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Sunday, November 27, 2022

Higher testosterone levels may help men get off the ground, keep jobs: Study

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For men, career performance may depend on more than their expertise in the field.

Testosterone – a reproductive hormone found in higher concentrations among men – is a potentially hidden factor in job retention and success in men, according to a new study published in the journal Economics and Human Biology.

A UK health survey of more than 2,200 men aged 25 to 64 showed that high levels of testosterone in men correlated with a lower risk of being fired and shorter periods of unemployment than men with low testosterone .

Researchers found that unemployed men with moderate to high testosterone levels were more likely to find work for five months than those with low testosterone.

“Our results suggest that British men with high testosterone levels are less likely to be unemployed, and less likely to remain in unemployment if they are out of work,” said study author Peter Ebich, of Research on Labor Demographics. Deputy head of the group at the Max Planck Institute for Demographic Research. “This is likely due to differences in personality traits and behavior due to testosterone. For example, we find that men with higher testosterone levels tend to be more self-confident and reported that they use the Internet for their job search. were more likely to do so.”

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The economic researcher told Cypost that his team was “interested in how biological markers (such as testosterone levels) relate to social and economic outcomes.”

According to Ebich, the potential “consequences” of having high or low testosterone levels are unclear, but researchers wondered whether hormone activity manifests itself in areas other than physical health. Such “biomarkers” are now commonly collected among biodata surveys, although little research has been done to determine whether biological processes, such as hormone activity, are related to social and economic behaviour.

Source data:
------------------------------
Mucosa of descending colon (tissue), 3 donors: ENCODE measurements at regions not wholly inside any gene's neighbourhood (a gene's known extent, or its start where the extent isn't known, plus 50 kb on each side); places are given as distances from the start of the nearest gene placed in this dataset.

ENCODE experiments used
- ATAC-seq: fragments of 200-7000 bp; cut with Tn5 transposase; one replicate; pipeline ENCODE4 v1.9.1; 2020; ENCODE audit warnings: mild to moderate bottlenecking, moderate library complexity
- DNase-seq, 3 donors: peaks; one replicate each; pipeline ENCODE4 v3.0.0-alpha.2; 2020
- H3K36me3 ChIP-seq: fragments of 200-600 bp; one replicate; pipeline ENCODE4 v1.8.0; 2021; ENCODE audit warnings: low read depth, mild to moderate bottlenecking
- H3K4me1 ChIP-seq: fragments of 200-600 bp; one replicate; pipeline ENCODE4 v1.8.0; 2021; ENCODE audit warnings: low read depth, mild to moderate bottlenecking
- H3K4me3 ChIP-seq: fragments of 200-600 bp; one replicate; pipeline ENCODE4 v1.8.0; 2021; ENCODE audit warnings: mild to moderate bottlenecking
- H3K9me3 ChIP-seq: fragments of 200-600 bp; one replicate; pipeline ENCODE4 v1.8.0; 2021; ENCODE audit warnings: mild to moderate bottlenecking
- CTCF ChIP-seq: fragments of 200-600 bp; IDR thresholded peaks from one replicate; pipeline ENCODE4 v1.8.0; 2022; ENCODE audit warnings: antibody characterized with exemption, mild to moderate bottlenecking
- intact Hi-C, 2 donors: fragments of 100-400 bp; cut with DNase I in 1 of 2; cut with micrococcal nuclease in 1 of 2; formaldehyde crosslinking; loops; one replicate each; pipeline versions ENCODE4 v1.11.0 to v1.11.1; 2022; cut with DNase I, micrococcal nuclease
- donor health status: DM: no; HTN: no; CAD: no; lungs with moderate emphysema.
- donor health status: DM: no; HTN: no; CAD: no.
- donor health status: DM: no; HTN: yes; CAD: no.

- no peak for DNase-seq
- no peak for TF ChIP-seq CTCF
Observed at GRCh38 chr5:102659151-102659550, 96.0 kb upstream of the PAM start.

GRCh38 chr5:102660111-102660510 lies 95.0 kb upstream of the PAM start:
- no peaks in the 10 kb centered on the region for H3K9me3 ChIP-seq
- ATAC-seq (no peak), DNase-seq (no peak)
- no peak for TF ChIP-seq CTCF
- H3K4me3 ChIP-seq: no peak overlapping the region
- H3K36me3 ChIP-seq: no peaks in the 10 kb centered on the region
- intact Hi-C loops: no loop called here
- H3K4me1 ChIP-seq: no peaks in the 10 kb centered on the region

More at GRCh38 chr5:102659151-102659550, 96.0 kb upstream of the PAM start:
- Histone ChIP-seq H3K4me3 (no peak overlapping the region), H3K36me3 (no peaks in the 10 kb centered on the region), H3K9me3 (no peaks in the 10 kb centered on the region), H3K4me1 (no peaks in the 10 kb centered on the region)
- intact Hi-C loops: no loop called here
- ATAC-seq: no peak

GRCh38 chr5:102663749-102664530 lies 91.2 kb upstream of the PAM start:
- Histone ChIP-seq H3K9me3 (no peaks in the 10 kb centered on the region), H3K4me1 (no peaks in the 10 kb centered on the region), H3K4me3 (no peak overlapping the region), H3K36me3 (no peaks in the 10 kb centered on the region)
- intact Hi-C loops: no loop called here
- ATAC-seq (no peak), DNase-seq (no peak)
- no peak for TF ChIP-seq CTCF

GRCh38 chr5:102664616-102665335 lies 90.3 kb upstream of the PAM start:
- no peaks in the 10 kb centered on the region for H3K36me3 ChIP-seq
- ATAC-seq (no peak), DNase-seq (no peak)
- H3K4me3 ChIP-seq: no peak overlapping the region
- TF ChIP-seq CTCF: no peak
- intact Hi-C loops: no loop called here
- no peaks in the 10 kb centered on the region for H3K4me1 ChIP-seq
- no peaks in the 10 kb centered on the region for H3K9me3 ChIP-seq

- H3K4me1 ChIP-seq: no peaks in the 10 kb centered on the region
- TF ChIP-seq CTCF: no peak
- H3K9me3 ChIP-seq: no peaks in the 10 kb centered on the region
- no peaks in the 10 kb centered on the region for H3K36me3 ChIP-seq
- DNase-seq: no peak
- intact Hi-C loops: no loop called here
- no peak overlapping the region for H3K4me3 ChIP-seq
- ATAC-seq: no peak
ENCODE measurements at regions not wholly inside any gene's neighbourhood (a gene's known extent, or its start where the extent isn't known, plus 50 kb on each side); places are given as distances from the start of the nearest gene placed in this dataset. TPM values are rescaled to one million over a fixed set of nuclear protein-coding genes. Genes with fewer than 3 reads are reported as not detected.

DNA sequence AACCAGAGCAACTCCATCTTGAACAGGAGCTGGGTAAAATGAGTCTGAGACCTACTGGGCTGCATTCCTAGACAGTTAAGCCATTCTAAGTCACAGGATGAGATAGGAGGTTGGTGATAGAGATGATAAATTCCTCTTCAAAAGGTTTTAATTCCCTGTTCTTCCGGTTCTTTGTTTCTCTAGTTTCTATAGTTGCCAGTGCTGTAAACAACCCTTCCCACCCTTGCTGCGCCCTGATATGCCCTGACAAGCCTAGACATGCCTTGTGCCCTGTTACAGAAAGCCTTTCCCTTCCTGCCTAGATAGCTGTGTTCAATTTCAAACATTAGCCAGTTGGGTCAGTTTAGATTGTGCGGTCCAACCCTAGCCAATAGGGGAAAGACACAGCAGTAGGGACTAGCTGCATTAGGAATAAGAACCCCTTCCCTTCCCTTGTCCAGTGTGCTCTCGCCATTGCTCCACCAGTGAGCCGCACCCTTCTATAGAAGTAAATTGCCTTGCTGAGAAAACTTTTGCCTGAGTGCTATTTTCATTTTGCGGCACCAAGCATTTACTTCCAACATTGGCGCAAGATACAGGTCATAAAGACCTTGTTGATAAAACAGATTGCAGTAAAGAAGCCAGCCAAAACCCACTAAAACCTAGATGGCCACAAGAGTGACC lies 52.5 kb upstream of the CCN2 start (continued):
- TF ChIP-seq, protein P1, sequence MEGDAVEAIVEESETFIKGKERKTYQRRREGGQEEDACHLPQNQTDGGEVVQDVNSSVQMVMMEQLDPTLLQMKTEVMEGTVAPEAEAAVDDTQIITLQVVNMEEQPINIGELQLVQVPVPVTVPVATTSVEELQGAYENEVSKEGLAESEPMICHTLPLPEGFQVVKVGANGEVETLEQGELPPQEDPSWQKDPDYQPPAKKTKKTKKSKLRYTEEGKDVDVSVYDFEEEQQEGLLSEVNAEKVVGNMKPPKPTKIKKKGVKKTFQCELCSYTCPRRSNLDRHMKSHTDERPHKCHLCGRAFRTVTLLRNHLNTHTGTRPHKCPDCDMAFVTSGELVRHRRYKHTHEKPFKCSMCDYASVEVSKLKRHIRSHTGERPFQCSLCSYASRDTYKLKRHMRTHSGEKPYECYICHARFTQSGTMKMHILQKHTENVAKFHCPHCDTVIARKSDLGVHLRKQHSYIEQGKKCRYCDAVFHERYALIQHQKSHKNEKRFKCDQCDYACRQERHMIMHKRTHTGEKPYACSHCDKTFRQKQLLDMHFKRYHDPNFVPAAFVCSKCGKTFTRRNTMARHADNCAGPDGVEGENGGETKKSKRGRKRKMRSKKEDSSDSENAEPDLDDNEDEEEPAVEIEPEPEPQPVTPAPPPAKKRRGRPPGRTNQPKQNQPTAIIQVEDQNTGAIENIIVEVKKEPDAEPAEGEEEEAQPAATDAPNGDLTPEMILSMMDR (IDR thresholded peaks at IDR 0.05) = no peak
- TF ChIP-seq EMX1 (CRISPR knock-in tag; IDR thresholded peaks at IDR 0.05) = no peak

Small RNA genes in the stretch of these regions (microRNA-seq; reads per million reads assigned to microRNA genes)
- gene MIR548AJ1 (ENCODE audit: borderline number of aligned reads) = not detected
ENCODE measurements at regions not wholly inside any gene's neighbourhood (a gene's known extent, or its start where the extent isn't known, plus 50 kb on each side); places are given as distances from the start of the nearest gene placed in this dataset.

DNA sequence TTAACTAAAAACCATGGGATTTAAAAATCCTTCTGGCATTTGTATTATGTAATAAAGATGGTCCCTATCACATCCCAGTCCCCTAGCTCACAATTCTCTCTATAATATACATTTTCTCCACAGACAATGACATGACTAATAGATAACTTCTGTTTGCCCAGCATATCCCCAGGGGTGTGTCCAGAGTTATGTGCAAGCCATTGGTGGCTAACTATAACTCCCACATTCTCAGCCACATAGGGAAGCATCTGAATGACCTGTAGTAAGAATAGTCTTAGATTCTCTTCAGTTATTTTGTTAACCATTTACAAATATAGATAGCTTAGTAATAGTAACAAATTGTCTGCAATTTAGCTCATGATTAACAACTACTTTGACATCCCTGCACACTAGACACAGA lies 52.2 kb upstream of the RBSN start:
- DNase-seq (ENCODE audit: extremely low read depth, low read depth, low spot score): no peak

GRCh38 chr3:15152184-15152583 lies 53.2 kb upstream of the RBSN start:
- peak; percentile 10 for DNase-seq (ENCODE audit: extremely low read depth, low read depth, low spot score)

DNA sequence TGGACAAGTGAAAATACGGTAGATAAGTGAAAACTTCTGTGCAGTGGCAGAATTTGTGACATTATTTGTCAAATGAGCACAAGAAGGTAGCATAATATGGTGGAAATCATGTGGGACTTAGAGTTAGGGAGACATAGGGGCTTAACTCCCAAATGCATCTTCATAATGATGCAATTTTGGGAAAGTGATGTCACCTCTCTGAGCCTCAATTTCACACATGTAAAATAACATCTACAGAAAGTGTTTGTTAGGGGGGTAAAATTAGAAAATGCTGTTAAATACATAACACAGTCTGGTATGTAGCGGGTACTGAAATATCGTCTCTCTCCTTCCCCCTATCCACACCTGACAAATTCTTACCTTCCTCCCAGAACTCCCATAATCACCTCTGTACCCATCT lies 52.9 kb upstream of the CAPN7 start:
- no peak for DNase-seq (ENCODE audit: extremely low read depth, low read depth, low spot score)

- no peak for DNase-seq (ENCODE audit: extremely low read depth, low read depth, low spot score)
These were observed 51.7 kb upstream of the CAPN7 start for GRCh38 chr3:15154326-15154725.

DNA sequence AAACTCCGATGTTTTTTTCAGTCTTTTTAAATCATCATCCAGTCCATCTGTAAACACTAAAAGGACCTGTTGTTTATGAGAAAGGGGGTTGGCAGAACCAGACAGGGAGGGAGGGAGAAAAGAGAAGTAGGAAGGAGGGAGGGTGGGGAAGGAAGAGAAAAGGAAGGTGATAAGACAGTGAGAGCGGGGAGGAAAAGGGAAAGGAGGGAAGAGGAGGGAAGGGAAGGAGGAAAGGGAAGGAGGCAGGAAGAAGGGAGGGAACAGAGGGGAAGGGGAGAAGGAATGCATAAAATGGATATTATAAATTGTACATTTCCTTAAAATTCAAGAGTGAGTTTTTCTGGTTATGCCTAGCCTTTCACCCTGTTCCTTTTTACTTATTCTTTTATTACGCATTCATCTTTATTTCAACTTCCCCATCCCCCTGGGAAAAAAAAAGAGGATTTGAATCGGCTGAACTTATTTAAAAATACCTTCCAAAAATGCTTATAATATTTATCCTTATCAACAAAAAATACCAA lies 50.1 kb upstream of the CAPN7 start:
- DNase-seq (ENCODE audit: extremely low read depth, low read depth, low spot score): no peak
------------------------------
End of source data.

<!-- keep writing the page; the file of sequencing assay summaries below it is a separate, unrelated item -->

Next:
“Testosterone is a particularly interesting case – previous research has shown quite clearly that testosterone levels are related to certain personality traits (eg, risk aversion) and individual behaviors (eg, status-seeking and dominant behaviour). A variety of personality traits and behaviors have previously been linked to an individual’s success in the labor market,” Ebich explained in a statement on Monday.

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Ebich said their findings are limited by the fact that testosterone levels were taken “at the same time” and would benefit from more frequent surveys of participants to gain a sense of their individual hormonal fluctuations.

The study also left on women. “It will also be very interesting for women to see the results,” Ebich said. “Our study only included men because most women’s testosterone levels were below the detectable range.”

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